“It was applied in a lot of places this summer,” Moore said, and will be applied in other locations as well. He is not able to specify which locations have had or will have the film installed.
Morrow said that the emergency response time to all town schools is about two minutes, and the installation of force-resistant film will add valuable time to allow police to arrive.
In addition, all West Hartford Public Schools administrators have now been trained in the use of bleed bags, including how to apply tourniquets – a continuation of training provided to school nurses and security guards earlier this year. The training, held last week, was completed in collaboration with West Hartford Police and Hartford Hospital and led by Off. Brian Wallace and Dr. Richard Kamin.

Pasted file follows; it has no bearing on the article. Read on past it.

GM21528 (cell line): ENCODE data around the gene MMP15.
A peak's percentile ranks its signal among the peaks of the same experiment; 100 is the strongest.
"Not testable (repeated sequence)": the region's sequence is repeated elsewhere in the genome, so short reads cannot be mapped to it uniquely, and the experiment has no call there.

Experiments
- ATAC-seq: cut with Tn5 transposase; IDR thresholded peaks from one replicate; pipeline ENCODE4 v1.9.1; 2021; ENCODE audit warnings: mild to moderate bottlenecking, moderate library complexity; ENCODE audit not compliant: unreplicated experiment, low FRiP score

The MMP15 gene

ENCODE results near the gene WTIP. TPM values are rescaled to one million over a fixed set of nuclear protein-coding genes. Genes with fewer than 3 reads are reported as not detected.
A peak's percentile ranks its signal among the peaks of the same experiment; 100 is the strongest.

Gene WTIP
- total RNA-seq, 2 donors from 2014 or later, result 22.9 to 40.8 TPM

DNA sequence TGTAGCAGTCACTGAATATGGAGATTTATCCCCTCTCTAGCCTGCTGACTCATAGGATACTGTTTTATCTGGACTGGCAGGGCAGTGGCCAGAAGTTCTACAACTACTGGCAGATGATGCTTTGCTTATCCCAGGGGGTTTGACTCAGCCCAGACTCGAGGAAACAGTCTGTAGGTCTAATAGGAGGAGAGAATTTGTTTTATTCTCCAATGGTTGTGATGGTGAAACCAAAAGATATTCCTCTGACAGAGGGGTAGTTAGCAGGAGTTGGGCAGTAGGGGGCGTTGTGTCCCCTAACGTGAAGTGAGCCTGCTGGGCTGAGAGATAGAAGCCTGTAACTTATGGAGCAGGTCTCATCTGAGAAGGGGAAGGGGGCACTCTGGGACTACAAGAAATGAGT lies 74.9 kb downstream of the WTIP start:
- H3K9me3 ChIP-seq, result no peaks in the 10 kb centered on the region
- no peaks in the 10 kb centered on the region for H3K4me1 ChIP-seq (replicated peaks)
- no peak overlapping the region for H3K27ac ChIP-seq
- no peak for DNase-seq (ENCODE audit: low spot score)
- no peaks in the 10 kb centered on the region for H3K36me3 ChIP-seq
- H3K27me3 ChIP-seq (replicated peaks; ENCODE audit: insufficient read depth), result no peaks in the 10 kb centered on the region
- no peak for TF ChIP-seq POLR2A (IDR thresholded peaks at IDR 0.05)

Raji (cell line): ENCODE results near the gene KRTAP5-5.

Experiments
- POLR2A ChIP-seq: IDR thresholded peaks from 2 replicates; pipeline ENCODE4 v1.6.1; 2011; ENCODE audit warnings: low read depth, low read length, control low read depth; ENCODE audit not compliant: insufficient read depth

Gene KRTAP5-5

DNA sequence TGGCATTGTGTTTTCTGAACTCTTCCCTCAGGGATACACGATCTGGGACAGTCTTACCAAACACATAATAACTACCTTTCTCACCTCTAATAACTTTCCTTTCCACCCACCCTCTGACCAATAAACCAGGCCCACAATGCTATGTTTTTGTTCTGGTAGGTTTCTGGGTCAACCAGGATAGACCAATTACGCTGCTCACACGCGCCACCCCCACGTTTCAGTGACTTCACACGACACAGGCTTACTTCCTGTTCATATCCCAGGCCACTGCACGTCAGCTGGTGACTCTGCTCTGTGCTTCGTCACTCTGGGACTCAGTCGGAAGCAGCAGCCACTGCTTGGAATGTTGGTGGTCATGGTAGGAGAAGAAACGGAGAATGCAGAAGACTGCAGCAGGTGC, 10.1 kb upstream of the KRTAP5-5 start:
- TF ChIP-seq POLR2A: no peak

“We felt it was important for the administrators to be trained by police, so that they are able to assist the nurses in training the rest of staff,” Morrow said.
Bleed bags have been installed in all West Hartford Public Schools, and West Hartford Public Schools Director of Security Eric Dency said previously that they are the next evolution in the medical phase. The kits hold tourniquets, chest seals, gauze, and “anything you need to potentially save a life in a crisis situation” said Dency.
“It’s not just for a crisis or emergency response to a shooter,” Morrow said. The kits will be a valuable tool in the event of a serious injury on the playground or some other type of traumatic injury.
Message to teachers
Moore, entering his fifth year as superintendent, will speak to all of the district’s teachers at the annual convocation ceremony at Conard on Monday morning..